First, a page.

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Chemistry 2810 Lecture Notes

Dr. M. Gerken


4.3.4 Hydrolysis of cations and acidity of aqua complexes of metal cations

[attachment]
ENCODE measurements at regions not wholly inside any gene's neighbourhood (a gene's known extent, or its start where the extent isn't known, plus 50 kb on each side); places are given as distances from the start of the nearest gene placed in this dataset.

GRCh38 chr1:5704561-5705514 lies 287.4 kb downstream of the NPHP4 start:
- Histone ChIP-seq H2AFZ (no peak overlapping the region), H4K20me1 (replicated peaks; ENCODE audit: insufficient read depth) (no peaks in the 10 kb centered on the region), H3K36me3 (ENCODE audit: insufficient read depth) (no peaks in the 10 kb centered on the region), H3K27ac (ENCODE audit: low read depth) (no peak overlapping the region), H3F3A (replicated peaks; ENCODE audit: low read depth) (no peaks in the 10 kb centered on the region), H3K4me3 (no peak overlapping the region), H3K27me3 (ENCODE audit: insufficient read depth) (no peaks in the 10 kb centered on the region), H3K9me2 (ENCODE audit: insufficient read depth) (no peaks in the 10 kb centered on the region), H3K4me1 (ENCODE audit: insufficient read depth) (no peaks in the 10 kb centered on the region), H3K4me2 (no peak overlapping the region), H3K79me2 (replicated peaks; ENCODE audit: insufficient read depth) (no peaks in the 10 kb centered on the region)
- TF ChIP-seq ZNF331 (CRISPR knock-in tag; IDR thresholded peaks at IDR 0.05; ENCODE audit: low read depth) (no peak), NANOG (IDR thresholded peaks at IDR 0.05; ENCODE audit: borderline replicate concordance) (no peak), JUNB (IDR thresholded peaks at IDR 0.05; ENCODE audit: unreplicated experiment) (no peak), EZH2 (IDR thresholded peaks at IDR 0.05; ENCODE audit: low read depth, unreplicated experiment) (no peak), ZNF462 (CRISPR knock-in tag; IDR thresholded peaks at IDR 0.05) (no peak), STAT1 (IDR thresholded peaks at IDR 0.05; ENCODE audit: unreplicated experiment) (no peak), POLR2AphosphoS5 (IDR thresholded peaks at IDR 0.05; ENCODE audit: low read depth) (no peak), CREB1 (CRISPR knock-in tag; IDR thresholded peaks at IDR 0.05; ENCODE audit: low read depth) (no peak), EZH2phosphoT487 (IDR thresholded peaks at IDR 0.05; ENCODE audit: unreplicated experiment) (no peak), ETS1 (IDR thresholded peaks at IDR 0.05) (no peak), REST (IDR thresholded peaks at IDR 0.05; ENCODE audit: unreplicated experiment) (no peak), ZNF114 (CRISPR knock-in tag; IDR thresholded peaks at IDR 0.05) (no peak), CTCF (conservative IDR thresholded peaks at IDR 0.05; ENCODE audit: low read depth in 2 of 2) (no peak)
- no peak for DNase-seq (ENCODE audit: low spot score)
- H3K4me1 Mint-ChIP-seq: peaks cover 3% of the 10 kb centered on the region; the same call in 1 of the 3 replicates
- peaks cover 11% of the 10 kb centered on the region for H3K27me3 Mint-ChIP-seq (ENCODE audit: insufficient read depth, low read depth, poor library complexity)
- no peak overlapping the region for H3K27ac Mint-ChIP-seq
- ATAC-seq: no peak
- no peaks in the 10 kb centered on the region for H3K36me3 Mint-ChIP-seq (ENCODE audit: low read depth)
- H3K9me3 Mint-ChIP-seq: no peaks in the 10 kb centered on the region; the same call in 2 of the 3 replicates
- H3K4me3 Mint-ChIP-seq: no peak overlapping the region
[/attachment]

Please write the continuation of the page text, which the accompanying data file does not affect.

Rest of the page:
It will be very obvious to you by now that the majority of the elements are metals, and that these tend to form cations. It is therefore important to consider the Brnsted acidity of aqua complexes of metal cations. This is a point that is often ignored in General Chemistry, and it comes as a surprise to many students that aqueous solutions of metal ions are often acidic, since the metal oxides are closely associated with the hydroxide bases. Now the two phenomena are closely related, insofar as both can be though of as being due to the reaction of the bare cation with water, a type of reaction which is commonly called hydrolysis. It turns out that different metal ions, and different oxidation states of metal ions, have very different reactivity with water. Consider the reaction of the following anhydrous chlorides with an excess of water (effectively a source of the naked metal cation, since the chloride anion is non-basic and is a spectator ion in water). Reagent LiCl MgCl AlCl3 TiCl4 Cation radius, 0.90 0.86 0.67 0.74 Charge 1+ 2+ 3+ 4+ Electronegativity 0.98 1.31 1.61 1.54 resulting pH Z2/r 1.11 4.65 13.4 21.6